Some of the most distinctively Western efforts in this direction are found in the Mahasi vipassana movement. This may be because, of all the Buddhist practice movements that have come West, the Mahasi movement is the most divorced from institutional supervision from Asia. Its retreat centers are the most secular; its method has been interpreted in terms of the most diverse variety of worldviews, ranging from humanistic psychology to the Advaita Vedanta; many of its second generation of teachers do not even identify themselves as Buddhist, much less Theravadin. In fact, if it doesn’t develop communities outside the retreat setting, vipassana-both in its Mahasi and Goenka varieties-is in danger of becoming the next yoga: a technique stripped of its original purpose and context.
Thus the Mahasi vipassana teachers who have addressed issues of community building face a blank slate, although their movement’s eclectic context presents them with special questions: How can a sense of common purpose be defined in a way that is both inclusive and specific enough to achieve a true sense of shared values? How is the moral and religious training of children to be integrated in a community centered on meditation? Beyond their training in leading retreats, what further training do vipassana teachers need to become skillful counselors on issues of day-to-day life? To what extent should traditional Buddhist values define the way they run their communities, and to what extent should Western values prevail?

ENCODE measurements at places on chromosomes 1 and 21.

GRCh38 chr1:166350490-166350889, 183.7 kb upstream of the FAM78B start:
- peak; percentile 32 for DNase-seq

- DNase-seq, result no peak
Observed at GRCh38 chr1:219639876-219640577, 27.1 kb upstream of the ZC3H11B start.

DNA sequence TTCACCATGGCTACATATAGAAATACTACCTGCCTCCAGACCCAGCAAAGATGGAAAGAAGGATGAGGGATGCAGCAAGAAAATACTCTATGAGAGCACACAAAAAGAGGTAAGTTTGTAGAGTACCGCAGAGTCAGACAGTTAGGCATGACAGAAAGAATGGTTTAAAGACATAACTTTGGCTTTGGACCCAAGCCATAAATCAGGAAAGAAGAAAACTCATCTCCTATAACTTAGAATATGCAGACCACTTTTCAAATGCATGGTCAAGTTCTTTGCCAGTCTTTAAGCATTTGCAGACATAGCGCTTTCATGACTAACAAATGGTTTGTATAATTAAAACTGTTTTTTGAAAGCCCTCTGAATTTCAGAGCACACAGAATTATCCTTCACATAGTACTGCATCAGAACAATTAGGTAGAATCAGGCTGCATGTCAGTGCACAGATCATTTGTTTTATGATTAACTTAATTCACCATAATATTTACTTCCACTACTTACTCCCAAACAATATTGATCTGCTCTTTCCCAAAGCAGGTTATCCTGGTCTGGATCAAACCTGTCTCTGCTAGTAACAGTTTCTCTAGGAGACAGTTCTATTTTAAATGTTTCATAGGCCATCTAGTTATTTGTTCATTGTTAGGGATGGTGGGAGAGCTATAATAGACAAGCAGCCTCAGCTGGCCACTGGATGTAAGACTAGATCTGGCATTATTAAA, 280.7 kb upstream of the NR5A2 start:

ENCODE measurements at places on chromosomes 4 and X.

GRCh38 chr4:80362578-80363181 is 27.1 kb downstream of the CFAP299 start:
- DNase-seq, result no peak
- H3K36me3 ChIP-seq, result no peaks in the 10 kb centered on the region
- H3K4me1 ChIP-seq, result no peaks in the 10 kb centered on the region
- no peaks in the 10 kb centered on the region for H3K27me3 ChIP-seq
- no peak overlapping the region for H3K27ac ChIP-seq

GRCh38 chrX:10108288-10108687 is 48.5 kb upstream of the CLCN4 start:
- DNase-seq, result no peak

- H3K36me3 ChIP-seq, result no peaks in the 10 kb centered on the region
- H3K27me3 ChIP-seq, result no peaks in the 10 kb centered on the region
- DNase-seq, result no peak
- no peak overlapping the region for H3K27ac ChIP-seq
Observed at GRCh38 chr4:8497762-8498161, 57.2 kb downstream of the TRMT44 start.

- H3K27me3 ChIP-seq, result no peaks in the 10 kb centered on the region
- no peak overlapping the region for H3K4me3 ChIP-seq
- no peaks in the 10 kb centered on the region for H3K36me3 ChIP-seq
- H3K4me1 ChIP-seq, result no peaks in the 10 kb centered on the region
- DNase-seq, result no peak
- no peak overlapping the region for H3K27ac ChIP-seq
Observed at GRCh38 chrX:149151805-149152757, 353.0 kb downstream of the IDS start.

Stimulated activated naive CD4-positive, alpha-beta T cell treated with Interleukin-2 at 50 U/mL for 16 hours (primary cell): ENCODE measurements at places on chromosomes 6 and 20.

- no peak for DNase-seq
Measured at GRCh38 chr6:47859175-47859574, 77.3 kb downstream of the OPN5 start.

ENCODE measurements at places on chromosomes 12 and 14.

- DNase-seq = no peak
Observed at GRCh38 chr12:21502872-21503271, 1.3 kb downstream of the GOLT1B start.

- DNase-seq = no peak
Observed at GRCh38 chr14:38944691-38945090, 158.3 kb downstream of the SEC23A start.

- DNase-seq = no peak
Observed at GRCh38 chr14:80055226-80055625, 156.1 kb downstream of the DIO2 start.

Because these and other questions of community building will eventually face all Buddhist communities as they mature in the West, the following roundtable discussion among vipassana teachers is presented as part of an ongoing discussion that will probably occupy dedicated Western Buddhists for a long time to come.
Buddhadharma: Today, we’re talking about how practitioners in your tradition extend practice into daily life. Daily life presumably means something different than it may have meant to the forebears of Theravada. The Asian tradition of Theravada is largely understood as a monastic tradition, is it not?
Marcia Rose: Yes and no. There is a large monastic population in Southeast Asia, and in Sri Lanka to some degree, but the lay populations in those countries are Buddhist. They are Theravada Buddhists and they live their daily life as Theravada Buddhists in various ways. They may or may not, have a personal meditation practice or they may practice certain aspects of meditation, but they are « definitely leading a Buddhist life.
Gill Fronsdal: I’ve practiced in Asia and I would say it’s quite impressive to be in a country where both the laity and the monastics practice Buddhism. I They may have different ways of practicing at different phases of their lives, but nevertheless practice is a central thread.